Billionaire, philanthropist, and former NYC Mayor Michael Bloomberg announced this week that he will invest $US500 million into his campaign to shut down coal plants and halve gas use by 2030.
Through the Beyond Carbon campaign, Bloomberg has successfully helped shut down about 70% of all coal plants in the U.S. This new push is intended to shut down the remaining 150 coal plants. The Beyond Carbon initiative also aims to work with a range of local and state organizations to block the construction of new gas plants.
The financing is intended to support research, including studies and analysis to deliver accurate data to partnering organizations and officials for better decision-making. It will also fund local policy and advocacy, along with litigation brought against power companies.
According to a press release from Bloomberg Philanthropies, this push to shut down coal-fired power plants will push officials to invest in renewable energy and clean jobs. “Our climate is warming at a breakneck pace, and there’s more urgency than ever to cut emissions from fossil fuels & move the U.S. faster toward a clean energy future,” Bloomberg tweeted yesterday, referring to the recent announcement.
Several organizations that have worked closely with the Beyond Carbon campaign have lauded Bloomberg’s efforts and financing. “Combatting the climate crisis is the most critical fight of our time,” Ben Jealous, the executive director of the Sierra Club, said in a press release. “We must transition from fossil fuels to clean energy if we want to protect our health, our environment, and our children, and we must do so in a way that empowers local communities and prioritizes environmental justice.”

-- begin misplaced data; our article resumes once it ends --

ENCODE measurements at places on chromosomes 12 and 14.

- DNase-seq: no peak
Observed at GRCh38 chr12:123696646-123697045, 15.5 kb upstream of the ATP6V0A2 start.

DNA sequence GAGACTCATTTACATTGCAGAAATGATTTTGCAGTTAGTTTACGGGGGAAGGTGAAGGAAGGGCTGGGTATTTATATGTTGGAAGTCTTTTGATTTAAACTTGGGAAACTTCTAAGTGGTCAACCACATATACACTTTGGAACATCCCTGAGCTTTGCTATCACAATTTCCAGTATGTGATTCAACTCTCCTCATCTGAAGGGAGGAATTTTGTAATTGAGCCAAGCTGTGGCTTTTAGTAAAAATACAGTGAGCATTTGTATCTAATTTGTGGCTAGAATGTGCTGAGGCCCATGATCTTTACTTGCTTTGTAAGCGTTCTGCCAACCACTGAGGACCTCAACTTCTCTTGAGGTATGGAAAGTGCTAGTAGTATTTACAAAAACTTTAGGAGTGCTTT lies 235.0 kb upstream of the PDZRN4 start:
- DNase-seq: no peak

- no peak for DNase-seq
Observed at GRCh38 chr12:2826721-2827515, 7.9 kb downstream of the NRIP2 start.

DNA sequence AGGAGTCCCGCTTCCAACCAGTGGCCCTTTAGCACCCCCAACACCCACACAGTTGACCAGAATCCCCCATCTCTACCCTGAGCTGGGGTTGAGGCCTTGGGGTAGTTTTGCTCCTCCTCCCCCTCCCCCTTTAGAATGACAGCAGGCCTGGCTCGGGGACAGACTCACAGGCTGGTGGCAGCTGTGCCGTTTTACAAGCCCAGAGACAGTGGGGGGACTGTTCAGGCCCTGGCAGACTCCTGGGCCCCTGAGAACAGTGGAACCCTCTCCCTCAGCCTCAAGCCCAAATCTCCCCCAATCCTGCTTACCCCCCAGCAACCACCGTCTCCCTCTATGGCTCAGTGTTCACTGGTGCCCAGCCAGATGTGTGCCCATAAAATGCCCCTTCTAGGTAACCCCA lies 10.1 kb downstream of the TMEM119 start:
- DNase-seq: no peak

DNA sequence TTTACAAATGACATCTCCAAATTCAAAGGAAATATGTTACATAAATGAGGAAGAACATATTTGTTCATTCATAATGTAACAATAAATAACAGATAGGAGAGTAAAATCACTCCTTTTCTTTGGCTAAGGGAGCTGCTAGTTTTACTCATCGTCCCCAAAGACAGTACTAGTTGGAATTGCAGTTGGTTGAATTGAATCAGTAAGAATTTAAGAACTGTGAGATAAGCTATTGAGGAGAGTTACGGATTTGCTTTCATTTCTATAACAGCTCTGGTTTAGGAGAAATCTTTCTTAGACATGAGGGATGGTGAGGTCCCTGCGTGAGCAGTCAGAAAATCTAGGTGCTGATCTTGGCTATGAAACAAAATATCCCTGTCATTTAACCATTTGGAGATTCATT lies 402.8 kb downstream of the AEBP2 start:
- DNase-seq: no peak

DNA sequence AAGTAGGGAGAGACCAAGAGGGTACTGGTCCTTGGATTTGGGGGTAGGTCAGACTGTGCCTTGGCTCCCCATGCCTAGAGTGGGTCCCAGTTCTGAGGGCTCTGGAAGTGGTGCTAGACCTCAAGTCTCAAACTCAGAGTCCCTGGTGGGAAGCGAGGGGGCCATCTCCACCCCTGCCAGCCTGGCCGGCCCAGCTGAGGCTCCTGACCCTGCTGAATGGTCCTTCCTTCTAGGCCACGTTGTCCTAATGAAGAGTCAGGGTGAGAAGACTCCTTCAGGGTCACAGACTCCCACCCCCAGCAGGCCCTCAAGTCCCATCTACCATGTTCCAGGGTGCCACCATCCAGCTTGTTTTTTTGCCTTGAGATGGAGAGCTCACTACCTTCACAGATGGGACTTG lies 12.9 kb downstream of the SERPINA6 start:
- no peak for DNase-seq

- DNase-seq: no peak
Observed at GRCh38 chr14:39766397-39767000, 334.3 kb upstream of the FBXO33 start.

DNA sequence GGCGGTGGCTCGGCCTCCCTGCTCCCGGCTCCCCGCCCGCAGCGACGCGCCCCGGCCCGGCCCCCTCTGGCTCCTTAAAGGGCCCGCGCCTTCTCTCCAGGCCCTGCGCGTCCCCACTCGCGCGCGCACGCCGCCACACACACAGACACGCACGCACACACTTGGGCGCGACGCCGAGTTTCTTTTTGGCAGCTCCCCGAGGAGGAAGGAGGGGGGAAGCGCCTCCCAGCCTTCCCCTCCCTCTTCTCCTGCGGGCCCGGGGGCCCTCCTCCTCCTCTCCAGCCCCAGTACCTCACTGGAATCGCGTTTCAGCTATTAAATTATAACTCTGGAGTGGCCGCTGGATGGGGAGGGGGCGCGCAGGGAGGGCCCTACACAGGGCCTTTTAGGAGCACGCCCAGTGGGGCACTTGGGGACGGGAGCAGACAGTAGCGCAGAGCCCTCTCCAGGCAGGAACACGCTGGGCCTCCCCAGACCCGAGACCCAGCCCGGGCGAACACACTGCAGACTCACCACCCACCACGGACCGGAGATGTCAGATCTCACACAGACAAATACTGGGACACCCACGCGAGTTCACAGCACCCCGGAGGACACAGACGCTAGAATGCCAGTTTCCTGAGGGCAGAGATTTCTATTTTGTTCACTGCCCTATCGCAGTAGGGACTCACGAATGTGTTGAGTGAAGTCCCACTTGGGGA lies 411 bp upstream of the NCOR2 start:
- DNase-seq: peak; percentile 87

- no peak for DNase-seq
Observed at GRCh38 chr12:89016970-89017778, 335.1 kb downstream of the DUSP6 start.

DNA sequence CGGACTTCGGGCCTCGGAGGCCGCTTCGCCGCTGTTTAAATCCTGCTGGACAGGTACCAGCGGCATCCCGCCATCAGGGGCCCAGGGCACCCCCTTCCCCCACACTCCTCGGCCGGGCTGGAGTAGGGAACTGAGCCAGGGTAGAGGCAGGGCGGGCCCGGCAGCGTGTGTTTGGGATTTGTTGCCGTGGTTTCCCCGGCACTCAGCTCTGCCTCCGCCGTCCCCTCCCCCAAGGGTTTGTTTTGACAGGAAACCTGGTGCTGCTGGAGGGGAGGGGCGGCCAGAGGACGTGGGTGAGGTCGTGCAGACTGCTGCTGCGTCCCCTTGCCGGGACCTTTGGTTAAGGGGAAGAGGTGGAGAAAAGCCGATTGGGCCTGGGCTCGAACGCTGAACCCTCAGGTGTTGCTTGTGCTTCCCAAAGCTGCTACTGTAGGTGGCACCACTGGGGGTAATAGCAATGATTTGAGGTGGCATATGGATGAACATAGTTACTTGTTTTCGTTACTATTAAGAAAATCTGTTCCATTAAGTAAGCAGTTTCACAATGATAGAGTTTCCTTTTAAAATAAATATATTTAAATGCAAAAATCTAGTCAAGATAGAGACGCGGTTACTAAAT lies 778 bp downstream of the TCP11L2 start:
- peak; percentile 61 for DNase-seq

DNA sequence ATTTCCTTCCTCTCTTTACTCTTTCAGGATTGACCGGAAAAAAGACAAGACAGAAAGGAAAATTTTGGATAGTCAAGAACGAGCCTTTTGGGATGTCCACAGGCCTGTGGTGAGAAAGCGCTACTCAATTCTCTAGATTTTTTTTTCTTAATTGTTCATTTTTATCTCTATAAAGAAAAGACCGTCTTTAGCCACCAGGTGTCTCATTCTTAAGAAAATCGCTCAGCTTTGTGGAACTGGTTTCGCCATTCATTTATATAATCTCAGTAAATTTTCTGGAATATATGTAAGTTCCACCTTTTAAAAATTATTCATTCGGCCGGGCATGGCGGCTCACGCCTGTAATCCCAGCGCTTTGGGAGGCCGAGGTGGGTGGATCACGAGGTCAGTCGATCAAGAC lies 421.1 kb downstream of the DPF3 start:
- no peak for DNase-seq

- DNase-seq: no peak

When the Beyond Carbon campaign was first launched, the goal was to retire about 30% of coal plants by 2020. But with the support of environmental groups nationwide, and an early $US500 million from Bloomberg, the campaign managed to shut down more than half of the nation’s coal plants by 2022, Reuters reported.
Bloomberg had long championed environmental and climate causes. When he was the mayor of New York, Bloomberg took the subway regularly—by way of SUV, Gothamist reported back in 2007. He also pushed for more biking infrastructure in the city, and the Citi Bike system was launched in 2013.
Bloomberg has also financed other environmental campaigns, including one to stop new petrochemical plants that produce packaging, plastics, and fertilizers, The New York Times reported. He launched a $US85 million campaign last year to support the new Beyond Petrochemicals campaign with the goal to “block the expansion of more than 120 proposed petrochemical projects” in Louisiana, the Ohio River Valley, and Texas.
Want more climate and environment stories? Check out Earther’s guides to decarbonizing your home, divesting from fossil fuels, packing a disaster go bag, and overcoming climate dread. And don’t miss our coverage of the latest IPCC climate report, the future of carbon dioxide removal, and the un-greenwashed facts on bioplastics and plastic recycling.
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